On March 13th, Pope Francis begins his fourth year as bishop of Rome, and pastor to the world. His first three years have been riveting in many ways, drawing an exceptional amount of attention, even for a media-saturated age. By word and example, he preaches a gospel that remains close to the teaching of Jesus himself. His is not a papacy of privilege and prerogative and pomposity, but one of prophetic defense of the poor, the marginalized, the weak, the sick, the imperfect, the broken and the discarded, against economic and political systems that treat them as lazy and as losers worthy of contempt and punishment. With at least one presidential candidate in the U.S. flaunting his abundant wealth, shouting about the need for torture and an end to human rights, and talking down to Pope Francis, the coarseness and hatefulness of hostility to an eloquent voice for the poor is on display.
Many Catholics and others across the globe follow closely what Pope Francis says and does. He draws large crowds when he travels both to centers of power such as the White House in Washington, as well as to relatively marginal places. In centuries past persons permitted to actually meet the pope were expected to genuflect and kiss his feet. Now we see roles reversed, when it is the pope, the vicar of Christ, who kneels to wash and kiss the feet of the imprisoned and of the poor. In centuries past the death penalty was imposed even in the Papal States; but since at least the papacy of Blessed Paul VI, and that of Saint John Paul II, popes have called for mercy and rehabilitation for even the most heinous criminals. The Church today teaches that their dignity as human beings, and their call to discipleship of Christ, remains intact no matter what wrong they may have done. In his address to Congress, Pope Francis brought up the topic of defense of human life, and focused on the need to abolish the death penalty everywhere. The Church's teaching on the death penalty has developed in a direction that excludes it in every case. Those that say that Church teaching cannot change do not know much about history.
The kinds of people beatified or canonized may also change. Though Bishop Oscar Romero was assassinated in 1980 while presiding at Mass, his cause for beatification was delayed for decades by apologists for right-wing violence in El Salvador. But near the end of Benedict XVI's papacy, and decisively with Pope Francis, delays came to an end: Pope Francis declared Romero a martyr and made his courageous service of the poor, and his voice for the poor, an example for others to follow. Standing up for the oppressed and the marginalized, the refugee and the migrant, is not one thing among many others for Pope Francis: they are at the very heart of a Christian vocation.
The Pope's encyclical on the environment (Laudato si') has an abundance of footnotes, notes that have probably not been read by many, even among those that think that they have given the document careful attention. Yet one of the most interesting things about the encyclical is how it is grounded not only in the teaching of earlier popes and councils, but in the recent teachings of episcopal conferences around the world, in Latin America, in Asia, in New Zealand, as well in Europe or North America. An encyclical is a teaching document published by a pope; Francis makes clear that he also teaches in a collegial way, a way that is not merely his quirky, personal opinions, to take or leave according to one's one whim. Laudato si' is official Catholic teaching as much as any encyclical ever is. It also invites dialogue, especially on the practical details of how to stop climate change and to preserve the natural environment.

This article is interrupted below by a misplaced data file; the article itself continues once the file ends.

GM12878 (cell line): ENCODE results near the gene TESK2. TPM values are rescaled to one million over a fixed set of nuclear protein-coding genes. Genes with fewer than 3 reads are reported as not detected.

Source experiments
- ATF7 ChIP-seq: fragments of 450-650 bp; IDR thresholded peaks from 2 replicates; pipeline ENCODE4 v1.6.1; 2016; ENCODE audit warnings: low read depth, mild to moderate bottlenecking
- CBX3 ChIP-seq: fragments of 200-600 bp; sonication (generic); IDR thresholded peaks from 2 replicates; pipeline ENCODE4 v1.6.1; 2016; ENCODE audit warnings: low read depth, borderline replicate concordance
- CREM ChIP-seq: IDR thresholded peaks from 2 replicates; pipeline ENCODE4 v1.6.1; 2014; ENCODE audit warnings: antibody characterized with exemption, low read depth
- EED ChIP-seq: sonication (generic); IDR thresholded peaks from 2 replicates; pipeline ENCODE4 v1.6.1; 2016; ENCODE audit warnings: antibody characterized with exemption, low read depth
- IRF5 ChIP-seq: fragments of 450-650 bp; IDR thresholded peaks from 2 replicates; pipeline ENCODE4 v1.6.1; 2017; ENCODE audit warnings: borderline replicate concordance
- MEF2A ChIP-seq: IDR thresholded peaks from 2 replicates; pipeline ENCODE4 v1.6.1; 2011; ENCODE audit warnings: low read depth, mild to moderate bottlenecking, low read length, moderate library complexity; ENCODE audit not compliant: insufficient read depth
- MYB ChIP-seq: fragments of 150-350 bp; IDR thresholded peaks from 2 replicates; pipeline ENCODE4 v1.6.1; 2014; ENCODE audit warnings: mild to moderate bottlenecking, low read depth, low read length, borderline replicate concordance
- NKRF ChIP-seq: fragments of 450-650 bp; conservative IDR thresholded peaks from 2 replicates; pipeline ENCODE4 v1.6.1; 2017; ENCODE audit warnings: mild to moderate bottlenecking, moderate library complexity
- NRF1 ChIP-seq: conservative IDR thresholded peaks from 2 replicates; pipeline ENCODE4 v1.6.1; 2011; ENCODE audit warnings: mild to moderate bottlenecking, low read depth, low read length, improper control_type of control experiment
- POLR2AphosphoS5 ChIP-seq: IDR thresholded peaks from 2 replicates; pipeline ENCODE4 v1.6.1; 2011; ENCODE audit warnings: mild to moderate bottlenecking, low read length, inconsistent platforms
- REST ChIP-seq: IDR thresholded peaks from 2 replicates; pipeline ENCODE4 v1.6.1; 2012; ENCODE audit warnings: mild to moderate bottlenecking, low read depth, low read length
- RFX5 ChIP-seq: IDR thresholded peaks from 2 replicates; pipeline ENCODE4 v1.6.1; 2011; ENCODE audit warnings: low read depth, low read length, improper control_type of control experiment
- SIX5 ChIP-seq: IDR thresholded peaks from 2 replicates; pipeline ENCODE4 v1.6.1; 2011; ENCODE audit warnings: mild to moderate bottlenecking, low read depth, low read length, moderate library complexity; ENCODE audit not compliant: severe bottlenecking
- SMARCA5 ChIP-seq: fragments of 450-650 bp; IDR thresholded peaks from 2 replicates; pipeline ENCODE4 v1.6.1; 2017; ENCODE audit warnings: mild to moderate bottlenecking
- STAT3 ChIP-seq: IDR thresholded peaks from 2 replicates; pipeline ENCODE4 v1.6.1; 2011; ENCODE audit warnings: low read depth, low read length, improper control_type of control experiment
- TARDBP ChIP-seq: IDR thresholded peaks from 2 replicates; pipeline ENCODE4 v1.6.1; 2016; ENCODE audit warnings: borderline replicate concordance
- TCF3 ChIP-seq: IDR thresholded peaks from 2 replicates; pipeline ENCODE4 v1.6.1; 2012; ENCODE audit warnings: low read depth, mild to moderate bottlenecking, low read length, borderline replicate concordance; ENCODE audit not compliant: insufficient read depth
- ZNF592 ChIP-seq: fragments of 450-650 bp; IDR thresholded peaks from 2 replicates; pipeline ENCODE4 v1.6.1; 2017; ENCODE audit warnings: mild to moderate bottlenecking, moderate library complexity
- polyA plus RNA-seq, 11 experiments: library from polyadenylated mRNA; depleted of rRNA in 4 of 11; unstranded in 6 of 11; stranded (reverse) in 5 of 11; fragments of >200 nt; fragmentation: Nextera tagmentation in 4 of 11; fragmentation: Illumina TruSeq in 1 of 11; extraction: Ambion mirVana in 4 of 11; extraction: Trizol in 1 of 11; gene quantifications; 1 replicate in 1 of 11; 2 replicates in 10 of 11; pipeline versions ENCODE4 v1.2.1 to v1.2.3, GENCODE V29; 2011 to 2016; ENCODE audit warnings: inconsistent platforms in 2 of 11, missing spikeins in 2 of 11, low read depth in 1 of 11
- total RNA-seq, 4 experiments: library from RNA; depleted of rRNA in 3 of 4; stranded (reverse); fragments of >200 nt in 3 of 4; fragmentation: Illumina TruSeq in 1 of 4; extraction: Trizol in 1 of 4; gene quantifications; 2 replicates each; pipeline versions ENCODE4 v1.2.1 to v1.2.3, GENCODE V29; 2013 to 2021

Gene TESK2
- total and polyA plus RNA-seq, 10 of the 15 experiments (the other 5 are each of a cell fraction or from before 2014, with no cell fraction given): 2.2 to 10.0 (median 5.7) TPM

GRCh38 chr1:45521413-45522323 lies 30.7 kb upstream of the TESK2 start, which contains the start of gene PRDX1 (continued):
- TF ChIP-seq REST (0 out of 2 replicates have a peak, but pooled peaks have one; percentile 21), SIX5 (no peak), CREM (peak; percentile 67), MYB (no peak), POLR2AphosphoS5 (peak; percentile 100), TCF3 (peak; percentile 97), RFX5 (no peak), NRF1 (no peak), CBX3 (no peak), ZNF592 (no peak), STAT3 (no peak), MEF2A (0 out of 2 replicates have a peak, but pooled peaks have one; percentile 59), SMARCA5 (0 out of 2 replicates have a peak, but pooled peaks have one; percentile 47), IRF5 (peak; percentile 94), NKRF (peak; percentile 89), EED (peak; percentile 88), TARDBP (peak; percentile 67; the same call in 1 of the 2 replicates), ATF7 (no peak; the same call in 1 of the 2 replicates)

Opposition to this encyclical was not long in coming, especially from vested interests that could see their accumulation of extravagant wealth endangered by national laws or international agreements aimed at reducing dependence on fossil fuels and other key factors in environmental degradation. Pope Francis demonstrates how it is the poor, and poorer parts of the planet, that suffer the most from such degradation. Some claim that Pope Francis and the Catholic Church "fail" business people, but is it not instead certain business people that fail to acknowledge the truth and justice of the Church's social teaching? Like other prophetic voices, Pope Francis often calls his hearers to repentance and radical conversion. He sometimes sounds like a Lenten preacher, even when it is not the season, such as when his "Christmas greetings" to the Roman curia, in December 2014, echoed John the Baptist in the desert issuing a clarion call to a dramatic reformation of life. But such appeals are above all a call to a new life of grace and mercy, and to a deepened, humble discipleship of Jesus, the Good Shepherd.
In both autumn 2014 and autumn 2015 bishops met in synod in Rome to discuss and debate pastoral care of the family. Pope Francis set the topic, but he elicited free-ranging debate and prayerful discernment on some of the most difficult issues where merciful pastoral care is challenged by those seeking to uphold what they claim are unchanging and unchangeable laws, rules, norms. For rigorists, adherence to the letter of the law trumps all other considerations, no matter the catastrophic consequences of such severity. Like seventeenth-century Jansenists, they do not trust Jesuits, seeing them as soft on sin and overly optimistic about human nature. But Francis, the Jesuit pope, in his homily for the closure of the October 2015 synod, affirmed that the true defenders of doctrine uphold not its letter but its spirit: they place people above ideas, and God's mercy above condemnations. For Pope Francis, who calls himself a sinner, mercy is not merely the theme of a special year; it is the perennial heart of what is divine and most fully human.